Page T1.2 . 08 October 2003                     
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  • Microclimate Simulation for Preservation
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    Microclimate Simulation for Preservation


    Understanding the Deterioration

    The decay is part of a complex phenomenon in which the solubilization and crystallization of salts, coupled with microbiological attack, are the most dangerous factors. Contributing to the decaying process are microclimatic variations in temperature, humidity, and airflow.

    CISTeC decided to use CFD to simulate these conditions, helping to pinpoint the exact cause of the problem and, hopefully, to suggest a solution. The software was to simulate and predict how changes in wind velocity, airflow, air temperature, surface temperature of the walls, and humidity could help to prevent further decay of the paintings.

    The "Room of the Golden Vault" was chosen as the focus for the study, with the expectation of widening the experiment to the entire Domus Aurea if the initial results were positive.

    Using previous studies of other historical underground sites, CISTeC was able to define optimal conditions for the conservation of paintings. We used that benchmark against which to measure the internal conditions of the Domus Aurea.

    With STAR-CD, CISTeC analyzed microclimate data in the Room of the Golden Vault for the months of January and August, the coldest and hottest periods of the year in Rome. The data were supported by experimental monitoring of environmental parameters such as relative humidity and wind velocity.

    Simulation Results

    The CFD results showed that openings in the masonry were producing turbulent airflow. We believe this was causing the frescoes to decay, but for different reasons in different seasons. In the winter, the optimum temperature for preservation was not being reached. In the summer, the temperature was high enough, but the humidity was too high.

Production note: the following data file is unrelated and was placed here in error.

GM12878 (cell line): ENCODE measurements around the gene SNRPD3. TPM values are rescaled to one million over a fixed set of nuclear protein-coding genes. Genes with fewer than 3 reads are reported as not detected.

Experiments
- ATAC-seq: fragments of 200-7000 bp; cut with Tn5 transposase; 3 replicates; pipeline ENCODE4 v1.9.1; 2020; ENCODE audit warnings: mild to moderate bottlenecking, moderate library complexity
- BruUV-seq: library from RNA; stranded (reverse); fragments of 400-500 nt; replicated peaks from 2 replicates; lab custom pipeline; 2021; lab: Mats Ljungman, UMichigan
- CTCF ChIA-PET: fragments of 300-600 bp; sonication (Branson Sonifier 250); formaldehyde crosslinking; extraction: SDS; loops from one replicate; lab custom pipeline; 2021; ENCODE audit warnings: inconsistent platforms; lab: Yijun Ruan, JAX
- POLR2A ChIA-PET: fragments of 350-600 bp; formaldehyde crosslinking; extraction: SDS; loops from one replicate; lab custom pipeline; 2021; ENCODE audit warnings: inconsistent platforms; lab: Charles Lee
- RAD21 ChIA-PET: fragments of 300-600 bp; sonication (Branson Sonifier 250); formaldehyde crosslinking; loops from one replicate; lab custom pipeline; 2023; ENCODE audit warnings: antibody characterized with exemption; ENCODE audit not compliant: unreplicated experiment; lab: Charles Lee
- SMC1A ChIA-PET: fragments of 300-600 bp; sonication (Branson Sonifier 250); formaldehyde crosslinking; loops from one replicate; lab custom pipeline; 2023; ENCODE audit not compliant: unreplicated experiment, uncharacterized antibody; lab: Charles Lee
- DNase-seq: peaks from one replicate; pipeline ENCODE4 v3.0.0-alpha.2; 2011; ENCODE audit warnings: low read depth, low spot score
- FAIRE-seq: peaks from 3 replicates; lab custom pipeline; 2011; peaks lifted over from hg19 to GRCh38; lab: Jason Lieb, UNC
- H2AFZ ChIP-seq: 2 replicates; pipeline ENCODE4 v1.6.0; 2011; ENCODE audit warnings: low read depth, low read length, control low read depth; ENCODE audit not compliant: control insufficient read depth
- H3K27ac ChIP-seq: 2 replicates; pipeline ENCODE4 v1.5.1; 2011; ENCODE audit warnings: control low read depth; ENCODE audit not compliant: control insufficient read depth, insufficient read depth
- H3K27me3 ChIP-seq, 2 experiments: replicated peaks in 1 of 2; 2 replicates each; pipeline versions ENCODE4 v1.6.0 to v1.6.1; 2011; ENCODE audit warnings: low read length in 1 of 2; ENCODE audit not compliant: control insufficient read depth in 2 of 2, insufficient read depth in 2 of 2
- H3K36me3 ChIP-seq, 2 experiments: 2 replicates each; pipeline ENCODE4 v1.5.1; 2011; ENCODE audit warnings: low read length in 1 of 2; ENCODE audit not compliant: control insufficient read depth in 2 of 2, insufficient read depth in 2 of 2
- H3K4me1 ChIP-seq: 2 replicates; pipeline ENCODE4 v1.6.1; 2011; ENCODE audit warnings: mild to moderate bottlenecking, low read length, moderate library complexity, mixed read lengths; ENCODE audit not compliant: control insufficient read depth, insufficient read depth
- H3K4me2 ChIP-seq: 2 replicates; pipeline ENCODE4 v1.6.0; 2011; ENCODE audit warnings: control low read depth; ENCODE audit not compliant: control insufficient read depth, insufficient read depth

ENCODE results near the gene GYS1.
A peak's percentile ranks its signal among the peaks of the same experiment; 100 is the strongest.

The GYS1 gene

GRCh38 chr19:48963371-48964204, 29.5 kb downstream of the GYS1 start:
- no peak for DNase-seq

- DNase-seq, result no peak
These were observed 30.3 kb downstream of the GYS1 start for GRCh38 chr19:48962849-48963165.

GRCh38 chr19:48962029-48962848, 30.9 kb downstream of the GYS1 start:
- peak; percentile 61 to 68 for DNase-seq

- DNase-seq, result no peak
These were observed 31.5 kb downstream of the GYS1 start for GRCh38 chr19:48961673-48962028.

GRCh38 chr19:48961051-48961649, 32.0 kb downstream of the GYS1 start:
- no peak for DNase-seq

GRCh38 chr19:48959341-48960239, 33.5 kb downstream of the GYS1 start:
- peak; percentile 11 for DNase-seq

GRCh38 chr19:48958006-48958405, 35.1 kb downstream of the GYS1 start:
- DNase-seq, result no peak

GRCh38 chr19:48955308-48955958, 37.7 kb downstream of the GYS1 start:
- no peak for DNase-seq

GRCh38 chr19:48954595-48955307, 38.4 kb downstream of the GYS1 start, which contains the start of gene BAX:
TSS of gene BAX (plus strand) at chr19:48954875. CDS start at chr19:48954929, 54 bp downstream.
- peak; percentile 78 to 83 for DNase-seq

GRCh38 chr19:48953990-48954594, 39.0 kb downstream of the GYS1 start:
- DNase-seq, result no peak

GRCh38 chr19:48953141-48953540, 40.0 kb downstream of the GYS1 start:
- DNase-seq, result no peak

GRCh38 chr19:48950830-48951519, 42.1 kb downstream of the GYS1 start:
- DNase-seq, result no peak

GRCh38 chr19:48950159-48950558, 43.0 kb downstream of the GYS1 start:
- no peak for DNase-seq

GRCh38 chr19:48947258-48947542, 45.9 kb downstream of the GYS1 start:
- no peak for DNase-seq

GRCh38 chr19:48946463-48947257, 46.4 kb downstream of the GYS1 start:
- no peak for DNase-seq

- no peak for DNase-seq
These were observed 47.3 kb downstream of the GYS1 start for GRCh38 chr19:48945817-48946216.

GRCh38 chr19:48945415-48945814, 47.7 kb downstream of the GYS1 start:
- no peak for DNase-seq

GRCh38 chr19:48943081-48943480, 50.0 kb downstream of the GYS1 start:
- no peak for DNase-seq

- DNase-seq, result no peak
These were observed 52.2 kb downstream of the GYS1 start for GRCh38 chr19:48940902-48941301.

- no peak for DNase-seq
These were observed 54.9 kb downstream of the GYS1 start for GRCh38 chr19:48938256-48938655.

To find a possible solution to the problem, CISTeC ran another simulation in which the model was modified to close the openings in the masonry. The results indicated that such closures would reduce the effects of the airflow within the Golden Room,. We surmised this would help to preserve the frescoes and reduce further deterioration.

    The obtained results were in agreement with available experimental data, confirming to CISTeC the accuracy of the CFD analysis. CISTeC now plans to apply the technique to newly discovered and more complex rooms within the Domus Aurea.

    STAR-CD's results have provided us with an invaluable tool that will, together with our knowledge of the complex environment that exists underground, help us to prevent the Domus Aurea from further decay. In addition, the noninvasive technique may be helpful in preserving many other sites of architectural and archeological interest.

    Discuss this article in the Architecture Forum...

    Sabatino Albero is with the Interdepartmental Centre of Science and Technology of Historical and Architectural Conservation, University of Rome "La Sapienza," Italy.



    ArchWeek Image

    Geometrical model of the "Room with Golden Vault" in Rome, built by Emperor Nero in 64 A.D.
    Image: CISTeC

    ArchWeek Image

    Geometrical model of the vault showing the openings studied for their effect on airflow.
    Image: CISTeC

    ArchWeek Image

    CFD simulation, showing average velocity due to openings in the vault.
    Image: CISTeC

    ArchWeek Image

    CFD simulation, showing inlet section of thermal distribution.
    Image: CISTeC

    ArchWeek Image

    Isothermal distribution of the inflow air at 66 degrees Fahrenheit (18.9 degrees Centigrade).
    Image: CISTeC

    ArchWeek Image

    Humidity distribution in the simulation with existing openings.
    Image: CISTeC

    ArchWeek Image

    Humidity distribution with proposed closed openings.
    Image: CISTeC


    Click on thumbnail images
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